Independence Air, the low-fare airline that arrived in Charlotte a year ago to great fanfare, is sharply cutting back the number of flights to its Washington hub.
Beginning Oct. 31, the airline will offer just three daily flights from Charlotte, down from the eight it offered this summer. In addition, the airline is ending its flights between the West Coast and its Washington hub, as it attempts to survive amid high fuel prices.
Although many airlines alter schedules throughout the year to respond to seasonal shifts in passenger travel, Independence Air is making the cuts "to continue to economize on fuel and reduce our overall costs," said spokesman Rick DeLisi.
Industry analysts have warned for months that Independence Air risks a bankruptcy filing or liquidation because of high fuel costs and the airline's reliance on expensive 50-seat regional jets.
In part, the cutbacks are designed to increase the share of flights on larger Airbus A319 aircraft, which tend to be more economical than 50-seat jets. On the Charlotte flights, one will be on the 132-seat Airbus and the other two on small jets.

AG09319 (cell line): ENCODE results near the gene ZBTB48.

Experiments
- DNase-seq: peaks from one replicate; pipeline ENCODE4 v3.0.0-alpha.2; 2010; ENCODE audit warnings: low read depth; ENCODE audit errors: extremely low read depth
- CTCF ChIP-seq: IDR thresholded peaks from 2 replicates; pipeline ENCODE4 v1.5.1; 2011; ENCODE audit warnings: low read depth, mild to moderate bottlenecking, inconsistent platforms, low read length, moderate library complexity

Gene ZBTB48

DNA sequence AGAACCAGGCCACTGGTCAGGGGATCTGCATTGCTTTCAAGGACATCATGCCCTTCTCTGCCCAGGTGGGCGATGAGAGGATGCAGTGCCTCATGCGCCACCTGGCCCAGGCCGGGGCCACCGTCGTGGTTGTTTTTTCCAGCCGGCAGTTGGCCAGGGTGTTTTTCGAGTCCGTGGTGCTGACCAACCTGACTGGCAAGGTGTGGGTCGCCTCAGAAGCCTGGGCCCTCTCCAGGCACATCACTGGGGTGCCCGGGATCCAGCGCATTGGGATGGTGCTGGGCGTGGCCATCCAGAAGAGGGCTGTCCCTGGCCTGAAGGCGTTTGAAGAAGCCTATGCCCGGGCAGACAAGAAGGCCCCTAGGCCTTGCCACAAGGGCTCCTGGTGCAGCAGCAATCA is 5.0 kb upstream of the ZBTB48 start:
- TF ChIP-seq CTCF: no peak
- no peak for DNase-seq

From Washington's Dulles International Airport, the carrier will fly to nearly 40 cities, mostly in the East and Midwest, after ending the West Coast service this fall.
Independence Air's arrival in Charlotte last October -- celebrated at the airport with Carolina Panthers quarterback Jake Delhomme and city dignitaries -- forced competitors to lower fares on flights to Washington and other East Coast cities.
For flights this November, the airline's lowest fare to Washington is listed on the company's Web site at $156.90, including taxes and fees. US Airways' lowest fare is exactly the same.
Beginning Oct. 31, the airline will offer just three daily flights from Charlotte, down from the eight it offered this summer.
In yet another expansion of low-fare air service to Charlotte, Independence Air said Tuesday it plans to double the number of seats it offers between Charlotte and Washington's Dulles International...
Some carriers on Friday were touting expanded service and fare sales for discount-minded travelers in the bankrupt airline's market.
The airline on Monday announced plans to consolidate its flights across the country, saying it needed to cut costs.